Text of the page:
By Veronica Slootsky, MD
I’ve heard that you plan to boycott “Israeli entities operating beyond the Green Line.”
I am glad that you are thinking about the idea of human rights. After all, the lack thereof drove many of the Israelis you seek to boycott to abandon your green fields for the dusty Middle East after you butchered their families. So, I’m glad that you now care about the well-being of the vulnerable, the oppressed, and the voiceless.
I’m just confused about a few small details, Europe.
You see, I, too, am a novice advocate for human rights. I have volunteered with refugees from Sudan and Latin America as a physician, and ran the local chapter of Physicians for Human Rights at my medical school. In the future, I hope to work for the benefit of all refugees — including both Palestinian refugees and Jewish refugees from Arab lands. People are people, and bias under these circumstances isn’t just unfair; it’s deadly.
Recently, I attended an event in Washington, D.C. that promoted the culture and the struggle for freedom of the Tibetan people—a peaceful, ancient nation that dwelled in its mountainous lands for millennia. However, their mountains also guard an abundance of natural resources that has attracted some unwanted attention. The Tibetan nation has now faced decades of steady destruction by the communist Chinese regime through political oppression, forced assimilation, and religious persecution.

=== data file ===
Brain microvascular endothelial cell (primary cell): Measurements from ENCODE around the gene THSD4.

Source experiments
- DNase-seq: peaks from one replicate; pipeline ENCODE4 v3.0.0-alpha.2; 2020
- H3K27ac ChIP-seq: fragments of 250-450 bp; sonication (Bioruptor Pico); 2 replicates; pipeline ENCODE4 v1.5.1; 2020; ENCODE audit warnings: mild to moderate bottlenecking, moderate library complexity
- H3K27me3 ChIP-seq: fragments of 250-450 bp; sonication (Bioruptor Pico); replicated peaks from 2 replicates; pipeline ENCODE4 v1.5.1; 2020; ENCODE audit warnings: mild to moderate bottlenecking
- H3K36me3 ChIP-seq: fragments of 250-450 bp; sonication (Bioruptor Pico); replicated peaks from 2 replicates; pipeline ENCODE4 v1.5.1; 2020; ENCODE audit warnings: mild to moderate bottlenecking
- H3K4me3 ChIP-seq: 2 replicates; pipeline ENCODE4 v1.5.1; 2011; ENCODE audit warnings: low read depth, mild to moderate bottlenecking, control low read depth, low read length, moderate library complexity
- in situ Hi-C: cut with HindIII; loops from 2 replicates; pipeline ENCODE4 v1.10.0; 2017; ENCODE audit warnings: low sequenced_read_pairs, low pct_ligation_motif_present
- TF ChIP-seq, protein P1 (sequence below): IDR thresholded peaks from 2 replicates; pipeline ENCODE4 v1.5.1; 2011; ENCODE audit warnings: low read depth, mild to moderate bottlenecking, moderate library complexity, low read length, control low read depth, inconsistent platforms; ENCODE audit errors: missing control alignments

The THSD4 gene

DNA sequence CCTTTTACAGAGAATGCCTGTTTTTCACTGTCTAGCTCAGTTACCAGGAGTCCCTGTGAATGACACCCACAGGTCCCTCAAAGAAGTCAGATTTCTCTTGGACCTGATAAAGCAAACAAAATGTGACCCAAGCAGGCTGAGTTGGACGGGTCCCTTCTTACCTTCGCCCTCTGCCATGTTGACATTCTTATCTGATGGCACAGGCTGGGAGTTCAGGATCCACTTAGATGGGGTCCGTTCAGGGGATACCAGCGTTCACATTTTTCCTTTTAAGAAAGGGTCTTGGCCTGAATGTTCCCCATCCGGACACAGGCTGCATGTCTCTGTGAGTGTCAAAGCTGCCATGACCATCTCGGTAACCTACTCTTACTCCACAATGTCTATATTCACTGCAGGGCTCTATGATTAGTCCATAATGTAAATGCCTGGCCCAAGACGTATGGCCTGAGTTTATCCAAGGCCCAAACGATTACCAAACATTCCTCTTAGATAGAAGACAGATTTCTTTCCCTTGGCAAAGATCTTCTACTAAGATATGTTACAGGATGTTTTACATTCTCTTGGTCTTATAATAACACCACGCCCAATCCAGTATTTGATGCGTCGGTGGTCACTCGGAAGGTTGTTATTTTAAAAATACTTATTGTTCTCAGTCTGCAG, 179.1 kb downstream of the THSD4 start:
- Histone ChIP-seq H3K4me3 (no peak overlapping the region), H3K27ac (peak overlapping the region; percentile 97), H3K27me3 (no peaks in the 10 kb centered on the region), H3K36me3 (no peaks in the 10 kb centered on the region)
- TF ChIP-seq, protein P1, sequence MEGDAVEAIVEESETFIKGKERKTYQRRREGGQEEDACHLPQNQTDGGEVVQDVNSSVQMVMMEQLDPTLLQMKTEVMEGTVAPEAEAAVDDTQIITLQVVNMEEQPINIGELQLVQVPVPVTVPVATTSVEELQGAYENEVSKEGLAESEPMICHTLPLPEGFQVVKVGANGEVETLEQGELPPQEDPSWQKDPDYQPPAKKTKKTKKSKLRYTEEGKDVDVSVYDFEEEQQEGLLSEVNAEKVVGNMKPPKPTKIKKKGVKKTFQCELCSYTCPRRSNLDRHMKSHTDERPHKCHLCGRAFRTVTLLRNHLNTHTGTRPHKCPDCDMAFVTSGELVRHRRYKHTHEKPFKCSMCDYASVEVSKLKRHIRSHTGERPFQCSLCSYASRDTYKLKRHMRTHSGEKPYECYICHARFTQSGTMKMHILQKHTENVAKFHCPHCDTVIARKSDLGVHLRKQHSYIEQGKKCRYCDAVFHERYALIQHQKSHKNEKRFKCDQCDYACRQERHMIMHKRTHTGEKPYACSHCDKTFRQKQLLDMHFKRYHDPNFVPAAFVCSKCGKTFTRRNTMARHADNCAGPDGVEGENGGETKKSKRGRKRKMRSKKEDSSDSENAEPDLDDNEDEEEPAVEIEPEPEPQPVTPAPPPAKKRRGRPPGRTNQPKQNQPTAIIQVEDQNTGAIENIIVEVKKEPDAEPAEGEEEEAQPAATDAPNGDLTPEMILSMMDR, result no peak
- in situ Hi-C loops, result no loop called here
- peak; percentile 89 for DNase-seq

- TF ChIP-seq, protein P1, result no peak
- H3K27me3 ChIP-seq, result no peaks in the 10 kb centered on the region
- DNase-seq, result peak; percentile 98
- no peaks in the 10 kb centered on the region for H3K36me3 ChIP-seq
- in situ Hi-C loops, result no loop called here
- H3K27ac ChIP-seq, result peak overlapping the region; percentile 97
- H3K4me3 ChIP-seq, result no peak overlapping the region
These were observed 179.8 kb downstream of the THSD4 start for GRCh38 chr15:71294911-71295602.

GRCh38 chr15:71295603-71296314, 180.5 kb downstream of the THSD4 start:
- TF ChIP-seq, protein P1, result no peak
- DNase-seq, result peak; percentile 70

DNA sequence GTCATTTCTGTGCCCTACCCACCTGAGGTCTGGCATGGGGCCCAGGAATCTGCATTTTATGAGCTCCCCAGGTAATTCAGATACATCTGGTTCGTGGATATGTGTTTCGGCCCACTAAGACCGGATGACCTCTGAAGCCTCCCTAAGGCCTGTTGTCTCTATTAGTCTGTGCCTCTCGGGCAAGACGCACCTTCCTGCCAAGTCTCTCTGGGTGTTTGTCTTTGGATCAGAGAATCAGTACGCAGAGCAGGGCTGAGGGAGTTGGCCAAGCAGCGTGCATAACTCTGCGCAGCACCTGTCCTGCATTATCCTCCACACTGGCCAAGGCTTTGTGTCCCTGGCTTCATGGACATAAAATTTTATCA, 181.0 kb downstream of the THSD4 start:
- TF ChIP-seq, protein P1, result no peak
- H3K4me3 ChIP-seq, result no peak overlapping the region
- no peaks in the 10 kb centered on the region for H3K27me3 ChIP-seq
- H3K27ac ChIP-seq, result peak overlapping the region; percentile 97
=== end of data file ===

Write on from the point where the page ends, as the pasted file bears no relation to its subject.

At the event, I spoke to survivors of political detention and torture. I met with young journalists and musicians who, because they spoke out for freedom, can never return home.
One of the elderly leaders of the community spoke with admiration about the ability of the Jewish people to preserve their culture despite their long exile. He stated that the Tibetans must draw lessons from the Jews. I thanked him, and said that I would pray that he, too, could someday return to his homeland.
There are videos of Tibetan teenagers falling in the snow as they hike in a line across mountainous borders, shot dead by Chinese snipers. Have you seen this, Europe? Or are only children named Muhammad newsworthy in France-2’s eyes?
In fact, any concerns you have about the Chinese oppression of the Tibetans seems to be limited to the biannual EU-China human rights dialogues. These meetings, attended by low-level diplomats, are held behind closed doors and are not open to the press or the public. You may have thought that holding these talks would be an important first step— understandable— but not much has changed since they began in 1995, and you have not pressed the issue.
If you care so much about human rights, Europe, why do you ignore the increasingly frequent self-immolations of hundreds of oppressed Tibetans? Why do you avoid the Dalai Lama as if he were a leper? Why is there no special representative from the EU to Tibet, as there has been from the United States for the past ten years? And, of course, why aren’t you making statements about boycotting Chinese entities operating in occupied Tibet?
Perhaps your growing fiscal concerns weigh heavily on your tongue.
Though creative, Israel is hardly an economic superpower like China. I can understand your hesitation.
It’s just not what I would expect from a recipient of the Nobel Peace Prize.
So please, Europe, do the world a favor.
Speak up, or shut up.
Veronica Slootsky is a physician who advocates for human rights in Washington, DC.
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